My stepfather was Dave and Joe’s stooge. For those who don’t know the term, that means George was the straight man who set up gags and various scenarios for the senior part of the act. But Dave and Joe, George and the rest of the permanently rotating ensemble were a team with no hierarchy except talent and even that was used to the benefit of all. Everybody worked very, very hard. The Act was all and everybody was on an even footing when it came to getting it right.
How many of us can say we work in such a healthy atmosphere today?
I’m not normally one for saying that previous eras were better than ours. For one thing, it’s the human way, when recounting tales from the past to forget any boredom and suffering. But the world of Dave and Joe was more humane, happier and real than the techno-crazed nonsense we are becoming immersed in and what Brian described of life on the road for the brothers and the gang, particularly before, during and immediately after the second world war, gave me a sense of history I’ve never gained from a book.
I didn’t know until Brian told me that approximately 200 music halls closed in 1955, the year that ITV began broadcasting. His belief is that the decline actually started before television began pumping entertainment in to people’s homes and his explanation for that is fascinating.
I won’t go into that area as it may be grist for future articles on this site. But the point is that we lost part of our identity when we lost music hall. There is a British-ness about music hall and its cousins – cabaret, revue and above all, pantomime – which is too powerful to have left the national DNA in a couple of generations. But neither can it be reproduced on YouTube. No sir. Not at all. You need to be there, to feel it and smell it. It’s taken me years to understand that, but the tales of Dave and Joe that Brian recounted meshed perfectly with the stories George told me and the two strands came together to make a whole.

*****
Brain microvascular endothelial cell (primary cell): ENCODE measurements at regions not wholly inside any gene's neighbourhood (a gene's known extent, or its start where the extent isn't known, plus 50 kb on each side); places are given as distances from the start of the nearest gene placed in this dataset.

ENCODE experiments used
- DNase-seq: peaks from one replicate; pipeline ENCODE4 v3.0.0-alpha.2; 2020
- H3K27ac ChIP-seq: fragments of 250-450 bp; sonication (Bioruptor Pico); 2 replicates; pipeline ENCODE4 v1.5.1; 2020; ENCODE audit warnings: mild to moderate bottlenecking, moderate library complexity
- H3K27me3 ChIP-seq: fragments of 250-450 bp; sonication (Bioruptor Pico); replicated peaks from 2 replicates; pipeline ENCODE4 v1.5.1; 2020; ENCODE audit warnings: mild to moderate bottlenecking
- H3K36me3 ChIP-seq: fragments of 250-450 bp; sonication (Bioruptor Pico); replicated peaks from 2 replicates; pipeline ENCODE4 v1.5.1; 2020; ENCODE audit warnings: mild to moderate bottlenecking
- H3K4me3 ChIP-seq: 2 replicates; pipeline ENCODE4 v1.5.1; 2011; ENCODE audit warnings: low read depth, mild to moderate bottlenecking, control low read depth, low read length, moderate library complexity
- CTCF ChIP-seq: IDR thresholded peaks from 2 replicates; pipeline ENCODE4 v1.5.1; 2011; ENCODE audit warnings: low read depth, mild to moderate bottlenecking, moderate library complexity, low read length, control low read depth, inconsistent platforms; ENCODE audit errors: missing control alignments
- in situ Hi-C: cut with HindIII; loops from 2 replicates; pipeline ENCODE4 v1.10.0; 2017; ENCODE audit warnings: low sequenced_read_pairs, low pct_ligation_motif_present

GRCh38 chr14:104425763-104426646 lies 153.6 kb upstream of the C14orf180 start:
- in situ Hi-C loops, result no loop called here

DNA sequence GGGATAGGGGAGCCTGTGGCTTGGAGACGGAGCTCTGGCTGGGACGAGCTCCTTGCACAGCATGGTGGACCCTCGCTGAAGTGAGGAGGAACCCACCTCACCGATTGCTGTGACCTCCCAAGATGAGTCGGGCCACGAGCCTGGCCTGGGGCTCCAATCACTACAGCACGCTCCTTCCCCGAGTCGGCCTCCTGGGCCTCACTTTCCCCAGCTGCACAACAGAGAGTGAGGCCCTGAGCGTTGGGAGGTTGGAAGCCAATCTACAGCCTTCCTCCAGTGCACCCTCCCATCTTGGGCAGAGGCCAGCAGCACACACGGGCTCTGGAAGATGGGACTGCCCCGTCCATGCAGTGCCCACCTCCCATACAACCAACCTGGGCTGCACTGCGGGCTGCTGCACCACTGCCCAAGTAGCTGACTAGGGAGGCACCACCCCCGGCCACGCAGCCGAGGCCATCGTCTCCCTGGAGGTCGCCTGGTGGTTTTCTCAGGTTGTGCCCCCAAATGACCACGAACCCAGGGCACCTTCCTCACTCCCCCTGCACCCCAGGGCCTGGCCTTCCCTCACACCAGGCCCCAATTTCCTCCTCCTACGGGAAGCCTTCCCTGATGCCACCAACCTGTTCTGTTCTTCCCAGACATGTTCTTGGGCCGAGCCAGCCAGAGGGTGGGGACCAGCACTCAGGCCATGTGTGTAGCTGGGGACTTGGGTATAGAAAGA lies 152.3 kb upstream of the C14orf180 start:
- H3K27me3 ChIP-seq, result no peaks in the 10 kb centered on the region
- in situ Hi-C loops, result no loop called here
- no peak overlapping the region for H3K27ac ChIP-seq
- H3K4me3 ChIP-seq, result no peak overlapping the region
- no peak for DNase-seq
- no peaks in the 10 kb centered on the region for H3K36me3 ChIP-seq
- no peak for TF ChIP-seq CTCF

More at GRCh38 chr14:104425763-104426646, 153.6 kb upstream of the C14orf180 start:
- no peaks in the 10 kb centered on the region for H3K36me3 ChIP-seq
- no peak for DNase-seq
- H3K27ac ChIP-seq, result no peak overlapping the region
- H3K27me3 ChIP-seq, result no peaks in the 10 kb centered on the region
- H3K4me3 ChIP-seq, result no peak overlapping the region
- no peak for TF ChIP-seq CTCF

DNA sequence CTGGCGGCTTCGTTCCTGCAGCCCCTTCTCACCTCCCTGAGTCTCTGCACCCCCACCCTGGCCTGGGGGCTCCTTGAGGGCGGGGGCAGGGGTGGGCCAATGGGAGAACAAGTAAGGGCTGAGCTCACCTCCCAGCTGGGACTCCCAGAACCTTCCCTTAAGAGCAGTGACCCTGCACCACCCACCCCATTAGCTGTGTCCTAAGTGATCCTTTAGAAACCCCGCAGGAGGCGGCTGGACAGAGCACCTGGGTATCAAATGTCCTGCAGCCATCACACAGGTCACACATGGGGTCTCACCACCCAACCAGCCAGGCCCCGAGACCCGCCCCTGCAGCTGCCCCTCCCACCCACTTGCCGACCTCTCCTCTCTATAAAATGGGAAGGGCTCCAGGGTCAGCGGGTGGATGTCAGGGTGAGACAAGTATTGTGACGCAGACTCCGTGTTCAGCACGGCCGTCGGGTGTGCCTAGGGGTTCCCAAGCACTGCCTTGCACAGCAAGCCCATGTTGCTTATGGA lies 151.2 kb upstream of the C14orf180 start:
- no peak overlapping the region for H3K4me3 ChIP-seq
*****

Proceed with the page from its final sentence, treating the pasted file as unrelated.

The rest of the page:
Brian touched on so much: the tales of nonentities who unexpectedly became famous, the unappreciated professionals who never rose above middle of the bill, the tyranny of the time-keeping management of the music halls, the incredible precision of the acts themselves and what they went through to achieve it, the murderous politics of the industry… if you can’t enjoy the privilege I had of learning about these and other fascinating aspects of this bygone world directly from Brian, then try and get hold of his book, Laughter In The Roar.
Funnily enough, mum and I came across Brian’s book in the late 90s, when we went on an otherwise unsuccessful hunt for anything connected to George in the handful of theatrical shops that are left in London. My signed copy from Brian now resides alongside the few other bits and pieces the family has from that era, including photos of George and the brothers on the road that Brian was kind enough to make me copies of.
My step-father was not the most organised of people and mum was a ferocious burner-discarder of anything she decided was not of immediate use, so Laughter In The Roar and the bits and pieces associated with it are rare and precious keepsakes for us.